When we begin to awaken, everything changes.
Ah, everything changes. I didn’t know this, going on fourteen years ago, when I picked up a phone in order to talk to my father. We hadn’t savored a conversation in seventeen years. We hadn’t shared a laugh in all that time either. I still missed him. I wanted to know if he was okay. I’d come across a feature in MPR’s “MN Monthly Magazine” about several local psychics and intuited that I needed to schedule a phone session with one, specifically Suzanne Krupp who had generously helped families of victims in the aftermath of 9/11, the article revealed.
So I made the call which initially took my dad by surprise. Oh, he knew somehow that the 90-minute session itself was coming and involved him. He was right on time. But the reality that we’d actually be having an honest-to-God dialogue, rather than his showing up in a dream or my speaking to empty space without any discernible response? This amazing development temporarily threw him for a loop. I felt a bit dazed myself.
I was sitting with a phone to my ear and, several miles away, a psychic medium was, too. Clairvoyant, this stranger could describe what appeared before her—my dad looking decades younger and dressed to the nines in a ‘40s-style suit, for example— and would serve as a transmitter/translator of his telepathic messages. He was hesitant, wondering about protocol, when a man dressed in tennis whites stepped out in front of him. Suzanne’s description made it clear to me that this was my late father-in-law, an avid tennis player during his lifetime.
“If he’s not going to say anything, I’ll take the opportunity to talk,” he declared, but Suzanne told him it was important that my dad and I get a chance to communicate.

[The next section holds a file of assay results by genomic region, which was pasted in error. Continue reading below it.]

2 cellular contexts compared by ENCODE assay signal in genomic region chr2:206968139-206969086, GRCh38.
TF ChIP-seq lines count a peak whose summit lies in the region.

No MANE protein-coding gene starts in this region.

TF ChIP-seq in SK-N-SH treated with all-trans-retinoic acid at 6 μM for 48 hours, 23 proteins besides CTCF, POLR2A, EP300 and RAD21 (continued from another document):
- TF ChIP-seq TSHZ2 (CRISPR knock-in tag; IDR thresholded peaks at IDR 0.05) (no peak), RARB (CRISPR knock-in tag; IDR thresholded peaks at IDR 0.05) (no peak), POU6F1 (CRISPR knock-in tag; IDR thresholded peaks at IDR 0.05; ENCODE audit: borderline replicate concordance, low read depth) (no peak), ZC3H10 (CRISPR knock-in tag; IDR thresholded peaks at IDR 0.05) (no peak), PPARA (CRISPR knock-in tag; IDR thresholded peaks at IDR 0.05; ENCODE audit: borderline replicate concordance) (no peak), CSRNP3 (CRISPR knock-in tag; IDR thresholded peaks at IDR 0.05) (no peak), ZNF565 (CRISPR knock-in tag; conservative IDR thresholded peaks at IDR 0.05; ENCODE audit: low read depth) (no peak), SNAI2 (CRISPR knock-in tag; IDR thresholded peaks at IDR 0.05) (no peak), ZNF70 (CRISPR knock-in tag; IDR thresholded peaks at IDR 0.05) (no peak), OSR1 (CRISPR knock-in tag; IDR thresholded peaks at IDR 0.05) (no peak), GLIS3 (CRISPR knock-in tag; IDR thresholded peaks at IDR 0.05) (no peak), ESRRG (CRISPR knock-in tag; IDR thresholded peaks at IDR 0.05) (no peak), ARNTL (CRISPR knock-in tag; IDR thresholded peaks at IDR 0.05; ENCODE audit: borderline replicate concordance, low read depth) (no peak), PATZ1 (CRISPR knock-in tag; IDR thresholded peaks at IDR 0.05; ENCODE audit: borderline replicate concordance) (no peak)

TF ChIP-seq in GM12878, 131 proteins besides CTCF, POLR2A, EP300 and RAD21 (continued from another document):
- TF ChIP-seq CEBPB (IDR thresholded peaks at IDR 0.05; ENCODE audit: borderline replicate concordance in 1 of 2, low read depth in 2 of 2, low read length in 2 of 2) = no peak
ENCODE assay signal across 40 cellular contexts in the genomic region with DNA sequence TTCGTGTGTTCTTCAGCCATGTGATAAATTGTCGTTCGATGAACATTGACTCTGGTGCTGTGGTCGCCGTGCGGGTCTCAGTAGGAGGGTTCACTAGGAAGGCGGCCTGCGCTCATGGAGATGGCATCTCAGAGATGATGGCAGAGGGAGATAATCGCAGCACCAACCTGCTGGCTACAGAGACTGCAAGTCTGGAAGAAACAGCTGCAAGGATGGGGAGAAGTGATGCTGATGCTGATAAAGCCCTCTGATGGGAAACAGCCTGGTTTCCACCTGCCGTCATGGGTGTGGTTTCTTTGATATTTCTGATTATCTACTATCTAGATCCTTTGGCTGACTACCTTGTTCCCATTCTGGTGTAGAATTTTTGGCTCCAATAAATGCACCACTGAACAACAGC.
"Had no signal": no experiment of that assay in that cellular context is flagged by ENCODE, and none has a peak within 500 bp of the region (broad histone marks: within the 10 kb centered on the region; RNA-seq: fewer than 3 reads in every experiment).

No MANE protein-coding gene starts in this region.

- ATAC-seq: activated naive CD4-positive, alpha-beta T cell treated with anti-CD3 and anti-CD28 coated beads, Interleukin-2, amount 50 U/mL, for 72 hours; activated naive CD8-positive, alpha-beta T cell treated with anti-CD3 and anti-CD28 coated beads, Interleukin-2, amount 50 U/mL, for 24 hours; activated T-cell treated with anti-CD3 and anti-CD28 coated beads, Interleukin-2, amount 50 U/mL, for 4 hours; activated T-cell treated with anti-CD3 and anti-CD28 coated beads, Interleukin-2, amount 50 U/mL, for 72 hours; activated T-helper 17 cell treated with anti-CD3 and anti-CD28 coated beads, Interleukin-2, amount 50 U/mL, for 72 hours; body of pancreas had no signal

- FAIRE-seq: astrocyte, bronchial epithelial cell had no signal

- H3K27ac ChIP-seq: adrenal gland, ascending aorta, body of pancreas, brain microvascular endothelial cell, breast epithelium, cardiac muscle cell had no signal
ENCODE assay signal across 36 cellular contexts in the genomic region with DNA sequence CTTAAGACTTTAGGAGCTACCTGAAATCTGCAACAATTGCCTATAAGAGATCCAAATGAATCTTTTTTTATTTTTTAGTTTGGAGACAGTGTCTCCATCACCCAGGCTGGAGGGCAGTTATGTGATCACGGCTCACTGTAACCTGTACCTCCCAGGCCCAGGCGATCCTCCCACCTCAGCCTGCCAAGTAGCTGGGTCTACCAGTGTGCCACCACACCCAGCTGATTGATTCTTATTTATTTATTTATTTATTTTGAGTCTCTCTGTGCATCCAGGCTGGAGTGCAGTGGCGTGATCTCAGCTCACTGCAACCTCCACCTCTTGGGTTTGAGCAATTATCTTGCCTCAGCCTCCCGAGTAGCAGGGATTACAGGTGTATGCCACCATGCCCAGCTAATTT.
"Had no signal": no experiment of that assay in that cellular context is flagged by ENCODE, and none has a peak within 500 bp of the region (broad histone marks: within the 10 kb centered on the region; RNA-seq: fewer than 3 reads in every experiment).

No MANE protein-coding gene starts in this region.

Stepping up now, my father, who had always felt self-conscious in any pants that exposed his lily-white legs, quipped, “I wouldn’t be caught dead in those shorts.”
Suzanne and I laughed. This broke the ice. We were off to the races, my dad eager, first of all, to correct my assumptions about the restorative time he’d spent following his passing. He showed Suzanne a symbol of a cocoon to suggest the transformative process; a different medium had seen him asleep in a kind of oxygen tent, surrounded by angelic presences. Different images for the same experience. But he was quick to point out that it hadn’t been the pain he’d endured at the end that had necessitated the otherworldly time-out. It was instead his fear of the unknown and the sense that he hadn’t completed all that he’d come to earth to do. He emphasized that he needn’t have let either fear or regret blind him to the loving “reception committee,” including relatives, waiting for him on the Other Side. “Know,” he reiterated, “that there is nothing to fear.”
Obviously aware that I have the inclination to be a doubting Thomasina, he dazzled me with one validation after another. He was the one who brought up my mother’s upcoming move to Minnesota, a health challenge of my brother’s, even the sweet disposition of the aging pooch curled up beside me on the sofa. He alerted me to a mold issue in the garage. He assured me that my mother had a good number of years left here (she lived a decade longer until the age of 90). He offered advice and affirmation. He made me laugh. This loved one was way more than “okay.” And, challenging conventional “wisdom,” he was definitely not “dead and gone.” Why the wait all those years for such an amazing reunion?
At last, I’d exercised my free will to move past any fear, doubt and disbelief to make a connection that brought deep peace. But I was soon to recognize the loving intervention of a higher consciousness in how things then played out. Looking back, I’m awed by the perfectly timed and elegant unfolding. About this, next time…